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Over the next few hours, wives and children watched as their loved ones drowned or were consumed by man-eating sharks engaged in a wild feeding frenzy. The heroism of these men not only established the maritime principle of "women and children first," but served to inspire generations of men and women to stand by the ancient Christian principles of heroic manhood.
|The Loss of the Birkenhead||11|
|Chapter 1||Multi-Generational Manhood||15|
|Chapter 2||The Story of the Birkenhead||19|
|Chapter 3||Birkenhead vs. Titanic||27|
|Chapter 4||The Testimony of Corporal W. Smith||31|
|Chapter 5||Other Survivor Testimonies||45|
|The Testimony of Captain Shelton||46|
|The Testimony of John Thomas Archibald||49|
|The Testimony of Colour Sergeant John O'Neill||51|
|The Testimony of Colonel John Francis Giradot||52|
|The Testimony of Corpral William Smith||54|
|The Testimony of Colonel Richard Athol Nesbitt||57|
|The Testimony of Corporal William Butler||58|
|The Testimony of Mrs. Marian Parkinson||60|
|Chapter 6||The Legend of the Birkenhead Gold||63|
|Appendix A||The Birkenhead Passenger List||65|
|Appendix B||Soldier and Sailor Too ("The Birkenhead Drill")||81|
Posted June 4, 2010
On the morning of February 26, 1852, the British H.M. Troopship Birkenhead, the crowning glory of her generation, was sailing for the coast of South Africa with about 638 men, women, and children aboard, including a large contingent of military reinforcements for the troops engaged in the Kaffir Wars. The first iron-hulled vessel of war, she was believed to be unusually resilient and seaworthy, but just before 2:00 A. M. the vessel struck a ledge off Cape Danger, and by twenty minutes later, she had submerged. However, before she sank, an important decision was made. The men would sacrifice their lives for the women and children. They would willingly die rather than even possibly capsize the overloaded lifeboats on which the women and children sought refuge.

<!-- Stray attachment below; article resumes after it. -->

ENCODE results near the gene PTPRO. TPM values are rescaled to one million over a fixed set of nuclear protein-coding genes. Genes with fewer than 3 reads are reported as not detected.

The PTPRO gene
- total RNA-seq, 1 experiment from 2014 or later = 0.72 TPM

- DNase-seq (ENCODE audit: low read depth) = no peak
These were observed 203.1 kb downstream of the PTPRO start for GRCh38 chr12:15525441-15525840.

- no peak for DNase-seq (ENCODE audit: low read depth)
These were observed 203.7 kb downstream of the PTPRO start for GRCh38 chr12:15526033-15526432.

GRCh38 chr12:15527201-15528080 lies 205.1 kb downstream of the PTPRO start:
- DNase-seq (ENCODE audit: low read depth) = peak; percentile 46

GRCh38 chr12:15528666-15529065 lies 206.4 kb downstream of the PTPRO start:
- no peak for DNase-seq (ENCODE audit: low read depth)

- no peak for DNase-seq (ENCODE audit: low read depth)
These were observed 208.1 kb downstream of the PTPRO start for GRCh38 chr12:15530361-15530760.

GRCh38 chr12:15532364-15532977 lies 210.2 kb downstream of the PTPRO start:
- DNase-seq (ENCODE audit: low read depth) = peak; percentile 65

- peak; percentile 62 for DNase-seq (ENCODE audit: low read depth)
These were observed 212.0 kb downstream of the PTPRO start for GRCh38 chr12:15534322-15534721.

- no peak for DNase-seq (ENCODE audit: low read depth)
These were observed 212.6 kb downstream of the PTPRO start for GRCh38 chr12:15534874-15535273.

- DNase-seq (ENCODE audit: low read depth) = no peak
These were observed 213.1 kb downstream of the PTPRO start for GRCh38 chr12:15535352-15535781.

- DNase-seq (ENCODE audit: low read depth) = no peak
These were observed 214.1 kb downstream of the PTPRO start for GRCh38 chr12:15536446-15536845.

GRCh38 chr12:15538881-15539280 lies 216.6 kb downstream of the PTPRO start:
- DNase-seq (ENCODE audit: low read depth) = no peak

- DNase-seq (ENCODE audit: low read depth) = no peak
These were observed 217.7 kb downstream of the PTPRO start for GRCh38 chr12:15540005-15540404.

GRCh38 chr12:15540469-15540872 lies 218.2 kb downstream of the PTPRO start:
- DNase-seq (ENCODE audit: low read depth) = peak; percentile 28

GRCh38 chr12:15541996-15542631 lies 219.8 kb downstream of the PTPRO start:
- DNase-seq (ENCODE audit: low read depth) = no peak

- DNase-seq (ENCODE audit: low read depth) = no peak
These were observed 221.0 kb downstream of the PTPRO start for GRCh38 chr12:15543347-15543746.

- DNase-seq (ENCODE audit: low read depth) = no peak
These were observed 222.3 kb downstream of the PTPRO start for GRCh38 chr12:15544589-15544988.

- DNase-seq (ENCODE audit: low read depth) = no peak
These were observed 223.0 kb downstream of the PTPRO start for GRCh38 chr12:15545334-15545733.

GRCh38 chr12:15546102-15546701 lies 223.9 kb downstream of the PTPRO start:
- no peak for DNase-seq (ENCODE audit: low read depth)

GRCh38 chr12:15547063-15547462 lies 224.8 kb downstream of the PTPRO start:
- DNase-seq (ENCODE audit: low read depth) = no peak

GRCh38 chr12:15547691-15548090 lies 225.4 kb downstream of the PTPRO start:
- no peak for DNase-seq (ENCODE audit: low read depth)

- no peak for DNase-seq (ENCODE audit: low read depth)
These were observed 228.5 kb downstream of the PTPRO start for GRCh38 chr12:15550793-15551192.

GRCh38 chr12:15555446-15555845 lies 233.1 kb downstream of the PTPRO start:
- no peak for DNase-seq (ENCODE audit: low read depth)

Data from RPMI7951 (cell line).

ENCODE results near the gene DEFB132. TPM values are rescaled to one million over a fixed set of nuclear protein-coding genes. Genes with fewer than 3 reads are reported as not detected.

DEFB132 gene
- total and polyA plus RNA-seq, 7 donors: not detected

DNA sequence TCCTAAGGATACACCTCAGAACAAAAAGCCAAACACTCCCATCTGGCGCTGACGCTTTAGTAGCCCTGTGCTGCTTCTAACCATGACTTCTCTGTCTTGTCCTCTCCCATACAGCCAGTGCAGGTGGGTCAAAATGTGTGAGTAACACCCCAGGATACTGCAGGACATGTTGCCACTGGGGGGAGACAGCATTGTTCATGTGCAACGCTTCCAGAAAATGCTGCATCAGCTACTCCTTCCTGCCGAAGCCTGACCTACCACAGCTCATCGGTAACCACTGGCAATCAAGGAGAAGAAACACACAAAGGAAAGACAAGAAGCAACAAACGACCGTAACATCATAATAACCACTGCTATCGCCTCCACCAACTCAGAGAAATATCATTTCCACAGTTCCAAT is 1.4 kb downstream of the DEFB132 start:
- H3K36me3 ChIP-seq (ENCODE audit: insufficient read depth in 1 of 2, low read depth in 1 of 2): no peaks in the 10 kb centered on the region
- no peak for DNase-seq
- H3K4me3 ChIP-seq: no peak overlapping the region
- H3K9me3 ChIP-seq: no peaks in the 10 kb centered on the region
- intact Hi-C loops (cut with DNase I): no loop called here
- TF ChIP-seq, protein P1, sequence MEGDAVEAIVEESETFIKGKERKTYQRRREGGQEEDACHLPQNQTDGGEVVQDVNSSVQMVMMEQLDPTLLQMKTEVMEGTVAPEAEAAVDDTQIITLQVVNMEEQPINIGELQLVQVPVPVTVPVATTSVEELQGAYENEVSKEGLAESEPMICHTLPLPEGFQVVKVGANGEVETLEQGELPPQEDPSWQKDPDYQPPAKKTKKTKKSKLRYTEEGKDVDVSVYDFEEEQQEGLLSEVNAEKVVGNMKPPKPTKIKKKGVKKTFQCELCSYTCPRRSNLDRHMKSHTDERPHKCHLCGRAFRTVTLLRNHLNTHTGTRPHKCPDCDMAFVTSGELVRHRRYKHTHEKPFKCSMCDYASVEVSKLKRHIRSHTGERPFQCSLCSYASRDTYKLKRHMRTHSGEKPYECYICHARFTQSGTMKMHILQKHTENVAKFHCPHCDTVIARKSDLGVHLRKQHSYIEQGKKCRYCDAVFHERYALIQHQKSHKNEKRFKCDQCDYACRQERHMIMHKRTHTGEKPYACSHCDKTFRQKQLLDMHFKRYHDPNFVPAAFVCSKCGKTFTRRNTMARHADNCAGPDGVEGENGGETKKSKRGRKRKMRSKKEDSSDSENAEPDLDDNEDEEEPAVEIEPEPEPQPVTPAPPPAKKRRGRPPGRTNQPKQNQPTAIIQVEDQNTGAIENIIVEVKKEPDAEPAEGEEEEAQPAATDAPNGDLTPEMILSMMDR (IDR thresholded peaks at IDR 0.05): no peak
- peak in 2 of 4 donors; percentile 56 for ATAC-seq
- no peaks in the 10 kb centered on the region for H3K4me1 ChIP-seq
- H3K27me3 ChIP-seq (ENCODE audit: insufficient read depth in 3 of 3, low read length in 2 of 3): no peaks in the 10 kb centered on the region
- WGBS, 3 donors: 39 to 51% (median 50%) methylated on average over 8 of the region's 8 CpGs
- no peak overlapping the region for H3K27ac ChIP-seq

It was the action of the men aboard this ship which gave rise to the familiar maritime principle, "Women and children first." Queen Victoria was so moved by this act that she caused a memorial to be erected in Chelsea Hospital in memory of the "heroic constancy and unbroken discipline" of these men. The King of Prussia was also moved by the nobility and focus of these men under pressure, and he ordered an account of their behavior to be read to every regiment in his military. Over the next few hours after the ship's demise, wives and children watched as their loved ones drowned or were consumed by man-eating sharks engaged in a wild feeding frenzy. The vast majority of the soldiers and crew was lost, but not one single women or child perished.
Homeschooling father and speaker Doug Phillips tells the story of the Birkenhead, which used to be known by every schoolchild, British and American, as one of the great examples of heroism in Western history. In addition to giving the background of the Birkenhead disaster itself, he cites several accounts from survivors and even gives a note about the fabled "Birkenhead treasure," as well including as two poems, "The Loss of the Birkenhead" by Sir Francis Hastings Doyle, and "Soldier and Sailor Too" by Rudyard Kipling, both of which memorialize the men of the Birkenhead. Phillips reminds us that the heroism of these men served to inspire generations of men and women to stand by the ancient Christian principles of heroic manhood.